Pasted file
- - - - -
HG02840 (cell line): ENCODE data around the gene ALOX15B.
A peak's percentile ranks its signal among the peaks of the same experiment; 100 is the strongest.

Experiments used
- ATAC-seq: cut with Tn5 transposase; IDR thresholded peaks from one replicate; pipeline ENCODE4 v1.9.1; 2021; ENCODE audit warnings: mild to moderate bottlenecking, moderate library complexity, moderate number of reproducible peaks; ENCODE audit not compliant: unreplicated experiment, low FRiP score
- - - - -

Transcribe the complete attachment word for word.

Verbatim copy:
HG02840 (cell line): ENCODE data around the gene ALOX15B.
A peak's percentile ranks its signal among the peaks of the same experiment; 100 is the strongest.

Experiments used
- ATAC-seq: cut with Tn5 transposase; IDR thresholded peaks from one replicate; pipeline ENCODE4 v1.9.1; 2021; ENCODE audit warnings: mild to moderate bottlenecking, moderate library complexity, moderate number of reproducible peaks; ENCODE audit not compliant: unreplicated experiment, low FRiP score